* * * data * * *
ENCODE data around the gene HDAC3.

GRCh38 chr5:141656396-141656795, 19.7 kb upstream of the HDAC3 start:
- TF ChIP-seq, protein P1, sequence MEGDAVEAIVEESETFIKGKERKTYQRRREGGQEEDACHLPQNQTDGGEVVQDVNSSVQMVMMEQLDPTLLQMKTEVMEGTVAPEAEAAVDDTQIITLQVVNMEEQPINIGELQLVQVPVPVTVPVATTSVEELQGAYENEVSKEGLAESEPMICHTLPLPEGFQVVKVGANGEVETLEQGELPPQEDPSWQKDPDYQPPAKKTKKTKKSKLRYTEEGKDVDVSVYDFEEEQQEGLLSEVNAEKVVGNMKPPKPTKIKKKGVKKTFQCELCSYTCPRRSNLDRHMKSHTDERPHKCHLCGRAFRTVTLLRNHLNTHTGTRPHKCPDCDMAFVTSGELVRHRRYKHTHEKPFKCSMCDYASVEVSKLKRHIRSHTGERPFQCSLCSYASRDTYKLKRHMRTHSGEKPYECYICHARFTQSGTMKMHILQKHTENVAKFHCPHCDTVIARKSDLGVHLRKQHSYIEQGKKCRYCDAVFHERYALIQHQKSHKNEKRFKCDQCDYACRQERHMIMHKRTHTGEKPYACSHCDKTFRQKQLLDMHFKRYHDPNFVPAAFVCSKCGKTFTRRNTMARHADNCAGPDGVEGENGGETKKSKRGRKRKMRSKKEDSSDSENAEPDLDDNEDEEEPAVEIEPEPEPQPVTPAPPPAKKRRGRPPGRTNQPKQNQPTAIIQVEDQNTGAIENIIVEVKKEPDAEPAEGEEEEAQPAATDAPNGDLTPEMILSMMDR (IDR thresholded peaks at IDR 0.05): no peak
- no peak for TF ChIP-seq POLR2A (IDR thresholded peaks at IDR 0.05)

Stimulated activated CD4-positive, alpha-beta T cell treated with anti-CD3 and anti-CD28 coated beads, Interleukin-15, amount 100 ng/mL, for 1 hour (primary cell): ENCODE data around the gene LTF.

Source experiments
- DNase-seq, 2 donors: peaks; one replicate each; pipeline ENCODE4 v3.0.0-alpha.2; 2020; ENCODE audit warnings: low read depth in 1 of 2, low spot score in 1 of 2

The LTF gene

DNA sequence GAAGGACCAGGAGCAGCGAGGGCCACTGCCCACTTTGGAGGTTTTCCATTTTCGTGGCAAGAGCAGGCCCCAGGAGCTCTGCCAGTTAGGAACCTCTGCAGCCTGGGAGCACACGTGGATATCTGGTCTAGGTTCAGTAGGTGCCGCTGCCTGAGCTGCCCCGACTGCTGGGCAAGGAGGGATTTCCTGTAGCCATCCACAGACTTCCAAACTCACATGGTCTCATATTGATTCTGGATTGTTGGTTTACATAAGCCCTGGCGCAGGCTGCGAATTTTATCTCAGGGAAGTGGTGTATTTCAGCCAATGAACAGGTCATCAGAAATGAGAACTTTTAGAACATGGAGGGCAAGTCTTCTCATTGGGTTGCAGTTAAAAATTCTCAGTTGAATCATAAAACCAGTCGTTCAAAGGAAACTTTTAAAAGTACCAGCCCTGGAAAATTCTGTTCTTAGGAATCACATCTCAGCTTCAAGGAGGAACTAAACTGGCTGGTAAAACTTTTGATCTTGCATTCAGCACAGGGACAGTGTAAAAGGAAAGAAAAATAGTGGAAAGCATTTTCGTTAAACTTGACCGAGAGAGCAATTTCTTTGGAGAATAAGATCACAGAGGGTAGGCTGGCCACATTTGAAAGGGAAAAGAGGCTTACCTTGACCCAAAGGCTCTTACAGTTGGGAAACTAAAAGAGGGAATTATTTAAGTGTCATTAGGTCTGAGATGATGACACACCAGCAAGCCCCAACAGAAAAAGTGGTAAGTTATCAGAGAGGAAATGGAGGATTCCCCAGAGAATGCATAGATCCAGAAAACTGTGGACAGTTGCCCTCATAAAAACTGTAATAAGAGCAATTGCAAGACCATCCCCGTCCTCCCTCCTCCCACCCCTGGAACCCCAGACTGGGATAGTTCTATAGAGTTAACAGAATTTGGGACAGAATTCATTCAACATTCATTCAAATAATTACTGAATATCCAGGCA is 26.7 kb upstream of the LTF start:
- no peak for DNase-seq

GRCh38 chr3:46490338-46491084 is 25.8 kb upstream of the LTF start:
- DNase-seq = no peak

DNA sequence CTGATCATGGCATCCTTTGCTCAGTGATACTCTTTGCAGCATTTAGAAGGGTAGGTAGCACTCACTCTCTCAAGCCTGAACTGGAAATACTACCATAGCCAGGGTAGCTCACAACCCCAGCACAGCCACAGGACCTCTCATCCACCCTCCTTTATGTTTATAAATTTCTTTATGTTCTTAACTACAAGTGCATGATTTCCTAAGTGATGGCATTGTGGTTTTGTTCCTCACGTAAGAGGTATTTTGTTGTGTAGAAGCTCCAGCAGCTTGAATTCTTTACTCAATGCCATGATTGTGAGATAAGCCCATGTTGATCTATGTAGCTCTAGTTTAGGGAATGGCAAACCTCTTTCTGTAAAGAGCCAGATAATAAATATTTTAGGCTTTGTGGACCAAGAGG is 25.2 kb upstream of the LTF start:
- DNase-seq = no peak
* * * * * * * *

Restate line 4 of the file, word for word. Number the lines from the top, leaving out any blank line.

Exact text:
- no peak for TF ChIP-seq POLR2A (IDR thresholded peaks at IDR 0.05)